(volcanohunter @ Dec 26 2006, 08:52 PM)
Zakharova, pt. 3
As a child she also idolized Sylvie Guillem. The first time she saw Guillem she couldn't believe that a body could be mastered to such an extent. When asked why Guillem is considered ballerina #1, Zakharova explains that Guillem could do things that no one else could. Zakharova considers Guillem equally incomparable in her current repertoire. If a person has a good body and has command over it, a viewer cannot tear himself away.
Since she'd been dancing the classics for ten years, at this point she finds contemporary works more interesting. The appeal of classical choreography lies in its difficulty and the knowledge that few people can do it. Classical choreography danced cleanly is a victory over one's own self and over the classic. "There is nothing above the classics. A person who dances the classics can, in principle, dance modern. Worse, better, but he can do it. A person who dances only modern can't dance the classics."
I am not an admirer of Svetlana Zakharova in classical ballet because for me, she exhibits personal, physical levels of execution of certain steps, which are the antithesis of an art that should conceal rather than reveal personal physical attributes.
Miss Zakharova is quoted as saying, “Classical choreography danced cleanly is a victory over one's own self and over the classic.” I believe she is right, I just differ with her interpretation of “danced cleanly”. (See Leigh Wichel’s comment on her performance in Don Quixote available in Quotable Quotes Forum) She says she admired Sylvie Guillem. In 19th century classical ballets I did not.
I had admired the outstanding gymnasts that had earlier emanated from Russia and Eastern Europe in the late 1970’s and 1980’s and still admire the very best gymnasts.
However academic classical ballet has nothing to do with what appears to belong to the school of gymnastics. In fact it should be the antithesis, as classical ballet should be an art that conceals physicality and seemingly strenuous movement. That is the whole purpose of 8 or so years of training and the whole ethos of classical ballet.
What is obvious in physicality in the classical ballet theatre, is not art, it is a physically attained and exhibited skill. Ballet is an art that in its practice conceals not reveals. What goes on in the ballet-school or the class-room to achieve technical prowess should not be seen on the stage just because it can be physically achieved.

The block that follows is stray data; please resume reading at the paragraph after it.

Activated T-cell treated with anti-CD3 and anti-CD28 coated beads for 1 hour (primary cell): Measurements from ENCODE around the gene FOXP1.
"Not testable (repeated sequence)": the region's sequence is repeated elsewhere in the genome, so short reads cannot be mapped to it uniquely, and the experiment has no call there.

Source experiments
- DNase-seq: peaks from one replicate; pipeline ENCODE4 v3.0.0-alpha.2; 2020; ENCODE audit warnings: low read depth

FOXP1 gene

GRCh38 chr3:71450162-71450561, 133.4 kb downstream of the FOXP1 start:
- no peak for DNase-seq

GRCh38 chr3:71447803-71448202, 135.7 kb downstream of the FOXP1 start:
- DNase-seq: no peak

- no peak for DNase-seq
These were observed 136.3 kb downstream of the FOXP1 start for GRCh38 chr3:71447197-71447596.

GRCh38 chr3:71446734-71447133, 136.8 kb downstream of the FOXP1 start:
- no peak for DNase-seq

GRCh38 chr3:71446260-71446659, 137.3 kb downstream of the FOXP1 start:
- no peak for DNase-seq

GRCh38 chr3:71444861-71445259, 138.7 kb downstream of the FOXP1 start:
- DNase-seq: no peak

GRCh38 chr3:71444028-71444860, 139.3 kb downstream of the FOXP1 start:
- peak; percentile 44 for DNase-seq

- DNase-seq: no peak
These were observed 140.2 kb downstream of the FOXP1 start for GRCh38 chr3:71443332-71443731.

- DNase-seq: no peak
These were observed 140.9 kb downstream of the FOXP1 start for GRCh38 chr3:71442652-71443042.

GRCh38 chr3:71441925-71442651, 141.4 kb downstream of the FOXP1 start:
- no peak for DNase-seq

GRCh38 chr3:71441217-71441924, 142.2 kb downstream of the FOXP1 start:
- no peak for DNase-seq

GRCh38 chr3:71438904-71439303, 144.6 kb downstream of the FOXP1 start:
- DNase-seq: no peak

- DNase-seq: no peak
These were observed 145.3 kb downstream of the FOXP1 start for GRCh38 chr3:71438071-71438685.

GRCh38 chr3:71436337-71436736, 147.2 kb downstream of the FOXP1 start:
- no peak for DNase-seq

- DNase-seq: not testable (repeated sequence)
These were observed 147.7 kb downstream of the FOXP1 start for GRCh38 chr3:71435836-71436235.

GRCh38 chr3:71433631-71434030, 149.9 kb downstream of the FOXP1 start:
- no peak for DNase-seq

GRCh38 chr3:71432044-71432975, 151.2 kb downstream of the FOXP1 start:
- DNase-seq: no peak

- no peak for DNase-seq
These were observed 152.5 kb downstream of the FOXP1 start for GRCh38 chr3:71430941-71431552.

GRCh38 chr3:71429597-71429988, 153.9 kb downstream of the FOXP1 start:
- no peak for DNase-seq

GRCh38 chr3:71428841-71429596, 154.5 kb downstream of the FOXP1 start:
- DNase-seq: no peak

When a 90 degree arabesque is called for by a choreographer a hyper-extended 6 o’clock position should not be seen. When choreography calls for two pirouettes I do not expect to see six. Overt exhibitionism in the execution of ballet steps in my opinion cannot be called anything less than a vulgarisation of an art. Mathilde Kschessinskaya, no mean technician in her day, was criticized for her complicating the choreography with technical displays at the detriment of artistic impression.
Classical ballet is not the same as an Olympic Gymnast competition. Ballet dancers are not in competition with one another. They should not be measured just by height of jump or the height of extension in arabesque. If this happens we are not talking about an art form we are talking about a sporting competition.
Does a hyper-extended arabesque evoke an aesthetic response in an audience or 'wow', 'gosh' excited response and the same goes for high jumps and multiple turns. In the right ballet they may be acceptable in the wrong ballet they should be condemned. It is a question of appropriateness and the balanced presentation of an art form without jarring punctuations that interferes with the aesthetics intended by the choreographer.
When dancers in classical ballet companies are allowed to go beyond the set choreography, it seems to me that Ballet Directors no longer value the corpus of the classical ballet repertoire or have respect for the works.
For young dancers to be impressed by what they see as a role model may in the long run have long term damaging effects on their bodies if they aspire to such physicality but are not so naturally endowed. In London, physiotherapy rooms and Pilates teachers are inundated with classical ballet dancers in a way that never happened in the past.
The art form is the art form and although execution of some steps have changed, it would be wrong sometimes to say ‘technique has improved’ as I have sometimes heard. There are many combinations of steps in variations from the 19th century ballet choreography that are not attainable by many classical ballet dancers today. I remember that not long ago, properly executed gargouillade combinations were beyond members of a major ballet company.
The appearance of Miss Zakharova in both the Kirov and the Bolshoi companies was not an addition I welcomed or able to applaud. The effect of her presentation in a number of classical ballet roles has been to discourage me from seeing performances with other dancers in the cast I would have wished to have seen.
I once argued elsewhere, that such obvious physicality in classical ballet should not be considered to be degenerate. I was wrong. Well, in the aesthetic or artistic sense that is.
I do not personally blame Svetlana Zakharova for the way she executes certain steps. I am just shocked that very few people stand up and say, “Great, but not in 19th century classical ballet!".